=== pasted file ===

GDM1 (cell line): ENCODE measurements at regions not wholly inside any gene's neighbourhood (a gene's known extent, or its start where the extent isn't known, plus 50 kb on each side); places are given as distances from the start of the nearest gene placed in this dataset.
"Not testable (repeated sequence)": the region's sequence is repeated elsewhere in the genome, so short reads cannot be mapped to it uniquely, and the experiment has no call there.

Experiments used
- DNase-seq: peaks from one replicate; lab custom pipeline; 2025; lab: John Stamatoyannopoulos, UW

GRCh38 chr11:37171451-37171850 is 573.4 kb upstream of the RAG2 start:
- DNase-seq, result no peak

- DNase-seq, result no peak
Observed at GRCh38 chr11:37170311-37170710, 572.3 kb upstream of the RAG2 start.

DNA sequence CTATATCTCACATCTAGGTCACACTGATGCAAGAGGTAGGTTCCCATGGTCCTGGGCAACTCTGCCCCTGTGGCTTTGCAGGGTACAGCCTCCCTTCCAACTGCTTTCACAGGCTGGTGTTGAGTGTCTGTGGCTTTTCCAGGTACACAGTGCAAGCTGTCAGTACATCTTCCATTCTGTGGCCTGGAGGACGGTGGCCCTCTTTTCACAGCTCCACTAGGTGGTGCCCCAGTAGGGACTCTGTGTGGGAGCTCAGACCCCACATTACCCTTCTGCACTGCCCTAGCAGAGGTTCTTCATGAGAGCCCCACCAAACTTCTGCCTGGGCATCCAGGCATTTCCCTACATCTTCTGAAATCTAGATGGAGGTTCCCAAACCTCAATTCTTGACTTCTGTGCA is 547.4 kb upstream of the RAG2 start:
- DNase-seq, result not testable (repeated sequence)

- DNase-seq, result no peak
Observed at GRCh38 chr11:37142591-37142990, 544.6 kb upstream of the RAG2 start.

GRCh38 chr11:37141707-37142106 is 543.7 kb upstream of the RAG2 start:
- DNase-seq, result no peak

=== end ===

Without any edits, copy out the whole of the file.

GDM1 (cell line): ENCODE measurements at regions not wholly inside any gene's neighbourhood (a gene's known extent, or its start where the extent isn't known, plus 50 kb on each side); places are given as distances from the start of the nearest gene placed in this dataset.
"Not testable (repeated sequence)": the region's sequence is repeated elsewhere in the genome, so short reads cannot be mapped to it uniquely, and the experiment has no call there.

Experiments used
- DNase-seq: peaks from one replicate; lab custom pipeline; 2025; lab: John Stamatoyannopoulos, UW

GRCh38 chr11:37171451-37171850 is 573.4 kb upstream of the RAG2 start:
- DNase-seq, result no peak

- DNase-seq, result no peak
Observed at GRCh38 chr11:37170311-37170710, 572.3 kb upstream of the RAG2 start.

DNA sequence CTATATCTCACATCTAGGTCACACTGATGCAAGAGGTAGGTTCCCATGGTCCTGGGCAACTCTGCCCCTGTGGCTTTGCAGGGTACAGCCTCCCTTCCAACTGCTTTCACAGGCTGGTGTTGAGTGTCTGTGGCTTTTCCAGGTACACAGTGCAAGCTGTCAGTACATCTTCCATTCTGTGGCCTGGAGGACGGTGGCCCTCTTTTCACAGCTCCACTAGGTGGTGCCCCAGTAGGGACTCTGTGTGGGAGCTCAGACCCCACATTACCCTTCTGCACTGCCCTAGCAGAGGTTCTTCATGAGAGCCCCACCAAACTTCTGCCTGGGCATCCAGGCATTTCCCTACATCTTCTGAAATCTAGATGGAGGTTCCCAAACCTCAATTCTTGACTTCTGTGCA is 547.4 kb upstream of the RAG2 start:
- DNase-seq, result not testable (repeated sequence)

- DNase-seq, result no peak
Observed at GRCh38 chr11:37142591-37142990, 544.6 kb upstream of the RAG2 start.

GRCh38 chr11:37141707-37142106 is 543.7 kb upstream of the RAG2 start:
- DNase-seq, result no peak